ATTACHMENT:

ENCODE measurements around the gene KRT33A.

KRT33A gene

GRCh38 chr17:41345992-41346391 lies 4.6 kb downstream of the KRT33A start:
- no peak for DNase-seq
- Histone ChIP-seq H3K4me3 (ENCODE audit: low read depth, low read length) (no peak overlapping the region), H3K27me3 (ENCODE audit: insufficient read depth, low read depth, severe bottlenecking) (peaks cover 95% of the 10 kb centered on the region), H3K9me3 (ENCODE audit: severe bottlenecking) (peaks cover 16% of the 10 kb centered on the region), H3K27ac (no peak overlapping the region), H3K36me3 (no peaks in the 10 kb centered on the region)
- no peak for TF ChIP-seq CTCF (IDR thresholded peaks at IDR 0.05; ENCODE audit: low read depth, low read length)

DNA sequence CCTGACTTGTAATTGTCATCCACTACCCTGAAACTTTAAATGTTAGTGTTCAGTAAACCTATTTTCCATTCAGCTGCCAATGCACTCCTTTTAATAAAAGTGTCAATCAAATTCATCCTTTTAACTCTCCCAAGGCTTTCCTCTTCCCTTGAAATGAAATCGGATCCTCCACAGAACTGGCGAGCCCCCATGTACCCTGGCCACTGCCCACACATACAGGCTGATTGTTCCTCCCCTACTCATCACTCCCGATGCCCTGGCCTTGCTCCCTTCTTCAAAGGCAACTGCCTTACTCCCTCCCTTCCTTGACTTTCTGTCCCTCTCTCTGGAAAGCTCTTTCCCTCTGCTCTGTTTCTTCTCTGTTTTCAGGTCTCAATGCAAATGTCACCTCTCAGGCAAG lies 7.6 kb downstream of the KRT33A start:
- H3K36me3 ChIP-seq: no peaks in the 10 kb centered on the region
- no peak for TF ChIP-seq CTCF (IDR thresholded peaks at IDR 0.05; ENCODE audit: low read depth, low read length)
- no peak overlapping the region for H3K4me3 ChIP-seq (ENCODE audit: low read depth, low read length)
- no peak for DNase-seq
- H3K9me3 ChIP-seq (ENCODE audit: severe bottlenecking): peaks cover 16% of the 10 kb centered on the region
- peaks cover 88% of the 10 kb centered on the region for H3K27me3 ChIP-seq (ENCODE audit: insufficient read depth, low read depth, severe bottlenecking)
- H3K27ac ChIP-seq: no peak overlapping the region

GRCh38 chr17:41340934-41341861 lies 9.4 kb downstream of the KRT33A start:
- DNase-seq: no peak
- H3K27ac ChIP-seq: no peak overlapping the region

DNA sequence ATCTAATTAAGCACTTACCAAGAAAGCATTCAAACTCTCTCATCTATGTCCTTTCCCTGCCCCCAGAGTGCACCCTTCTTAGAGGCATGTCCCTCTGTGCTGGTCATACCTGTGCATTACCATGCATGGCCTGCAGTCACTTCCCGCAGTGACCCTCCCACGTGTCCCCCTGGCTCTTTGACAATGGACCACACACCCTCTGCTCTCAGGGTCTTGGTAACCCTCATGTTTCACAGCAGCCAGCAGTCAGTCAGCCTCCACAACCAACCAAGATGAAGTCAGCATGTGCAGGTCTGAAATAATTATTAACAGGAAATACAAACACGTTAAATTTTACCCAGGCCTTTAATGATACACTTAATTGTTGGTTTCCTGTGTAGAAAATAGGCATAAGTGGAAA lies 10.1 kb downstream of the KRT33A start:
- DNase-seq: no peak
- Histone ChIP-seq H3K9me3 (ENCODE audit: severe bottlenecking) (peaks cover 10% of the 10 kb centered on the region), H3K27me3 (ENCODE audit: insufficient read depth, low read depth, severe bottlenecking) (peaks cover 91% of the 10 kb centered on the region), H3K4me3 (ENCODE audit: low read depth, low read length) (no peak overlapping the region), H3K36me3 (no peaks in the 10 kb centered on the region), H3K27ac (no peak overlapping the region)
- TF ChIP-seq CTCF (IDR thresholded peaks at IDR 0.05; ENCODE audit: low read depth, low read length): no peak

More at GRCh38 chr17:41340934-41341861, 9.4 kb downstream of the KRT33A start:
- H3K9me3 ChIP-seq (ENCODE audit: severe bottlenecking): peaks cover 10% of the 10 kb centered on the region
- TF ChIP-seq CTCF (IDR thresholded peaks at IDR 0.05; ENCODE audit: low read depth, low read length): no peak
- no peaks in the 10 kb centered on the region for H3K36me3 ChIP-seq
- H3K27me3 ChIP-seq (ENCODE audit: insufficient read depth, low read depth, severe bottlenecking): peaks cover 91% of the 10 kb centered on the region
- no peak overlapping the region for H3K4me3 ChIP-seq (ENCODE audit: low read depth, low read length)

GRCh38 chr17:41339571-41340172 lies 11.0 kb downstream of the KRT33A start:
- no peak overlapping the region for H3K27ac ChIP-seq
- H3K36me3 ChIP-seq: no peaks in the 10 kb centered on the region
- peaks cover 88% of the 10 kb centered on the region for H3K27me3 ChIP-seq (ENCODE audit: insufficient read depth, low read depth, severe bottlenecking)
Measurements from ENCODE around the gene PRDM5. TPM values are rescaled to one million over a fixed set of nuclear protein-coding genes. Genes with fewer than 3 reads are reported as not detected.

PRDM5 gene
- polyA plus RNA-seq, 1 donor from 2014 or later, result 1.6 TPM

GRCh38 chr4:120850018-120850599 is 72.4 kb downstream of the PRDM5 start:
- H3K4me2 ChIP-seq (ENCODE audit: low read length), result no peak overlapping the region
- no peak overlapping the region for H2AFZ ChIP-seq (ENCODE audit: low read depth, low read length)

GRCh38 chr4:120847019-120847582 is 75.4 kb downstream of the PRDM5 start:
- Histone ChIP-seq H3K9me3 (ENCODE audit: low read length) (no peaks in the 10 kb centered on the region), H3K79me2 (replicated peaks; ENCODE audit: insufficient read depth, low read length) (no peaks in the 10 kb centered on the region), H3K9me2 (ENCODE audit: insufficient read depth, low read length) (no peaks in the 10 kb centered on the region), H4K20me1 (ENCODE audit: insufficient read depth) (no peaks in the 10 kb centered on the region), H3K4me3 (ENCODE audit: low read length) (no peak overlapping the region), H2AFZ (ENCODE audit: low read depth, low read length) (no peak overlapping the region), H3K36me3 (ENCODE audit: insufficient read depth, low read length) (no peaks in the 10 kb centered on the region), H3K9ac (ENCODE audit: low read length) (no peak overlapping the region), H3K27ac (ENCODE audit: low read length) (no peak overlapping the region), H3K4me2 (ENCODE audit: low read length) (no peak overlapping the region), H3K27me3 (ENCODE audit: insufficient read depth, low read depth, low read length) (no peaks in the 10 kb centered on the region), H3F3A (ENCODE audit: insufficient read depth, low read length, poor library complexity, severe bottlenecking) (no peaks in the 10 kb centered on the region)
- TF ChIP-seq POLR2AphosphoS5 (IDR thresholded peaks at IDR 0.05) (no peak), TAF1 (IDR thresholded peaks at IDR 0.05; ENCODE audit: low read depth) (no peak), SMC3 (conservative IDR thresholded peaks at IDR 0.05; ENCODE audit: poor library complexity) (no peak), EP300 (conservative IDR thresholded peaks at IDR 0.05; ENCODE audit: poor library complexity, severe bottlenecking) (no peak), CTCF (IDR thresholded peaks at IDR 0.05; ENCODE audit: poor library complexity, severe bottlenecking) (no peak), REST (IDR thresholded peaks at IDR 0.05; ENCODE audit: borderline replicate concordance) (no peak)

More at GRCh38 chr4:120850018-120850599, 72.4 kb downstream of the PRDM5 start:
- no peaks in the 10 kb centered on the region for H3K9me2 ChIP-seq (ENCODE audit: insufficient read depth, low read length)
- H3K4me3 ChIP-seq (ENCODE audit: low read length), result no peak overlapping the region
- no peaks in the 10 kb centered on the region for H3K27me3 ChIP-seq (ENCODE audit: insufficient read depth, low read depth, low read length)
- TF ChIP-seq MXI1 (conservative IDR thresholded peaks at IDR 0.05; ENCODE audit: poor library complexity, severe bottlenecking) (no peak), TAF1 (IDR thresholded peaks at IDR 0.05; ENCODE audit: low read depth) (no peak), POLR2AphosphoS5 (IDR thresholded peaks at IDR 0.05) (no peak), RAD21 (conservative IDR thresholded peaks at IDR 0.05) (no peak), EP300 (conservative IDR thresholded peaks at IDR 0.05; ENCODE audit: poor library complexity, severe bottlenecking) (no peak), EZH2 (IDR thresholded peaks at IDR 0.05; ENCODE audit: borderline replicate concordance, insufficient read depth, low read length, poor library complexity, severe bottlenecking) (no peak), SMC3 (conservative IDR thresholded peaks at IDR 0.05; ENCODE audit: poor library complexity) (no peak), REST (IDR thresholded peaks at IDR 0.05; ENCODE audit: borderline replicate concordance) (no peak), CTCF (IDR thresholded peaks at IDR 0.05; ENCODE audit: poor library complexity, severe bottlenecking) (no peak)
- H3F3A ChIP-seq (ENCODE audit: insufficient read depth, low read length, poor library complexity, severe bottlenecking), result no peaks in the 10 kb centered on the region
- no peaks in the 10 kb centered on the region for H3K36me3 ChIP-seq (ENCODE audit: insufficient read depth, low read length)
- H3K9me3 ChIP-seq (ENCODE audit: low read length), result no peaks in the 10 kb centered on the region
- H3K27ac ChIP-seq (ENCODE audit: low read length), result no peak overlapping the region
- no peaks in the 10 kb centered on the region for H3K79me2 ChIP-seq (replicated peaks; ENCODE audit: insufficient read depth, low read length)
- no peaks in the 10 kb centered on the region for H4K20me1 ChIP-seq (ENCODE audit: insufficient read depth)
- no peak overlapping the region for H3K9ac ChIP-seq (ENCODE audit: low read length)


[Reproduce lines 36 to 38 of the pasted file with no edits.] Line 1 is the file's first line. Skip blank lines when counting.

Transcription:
- H3K4me2 ChIP-seq (ENCODE audit: low read length), result no peak overlapping the region
- no peak overlapping the region for H2AFZ ChIP-seq (ENCODE audit: low read depth, low read length)

GRCh38 chr4:120847019-120847582 is 75.4 kb downstream of the PRDM5 start: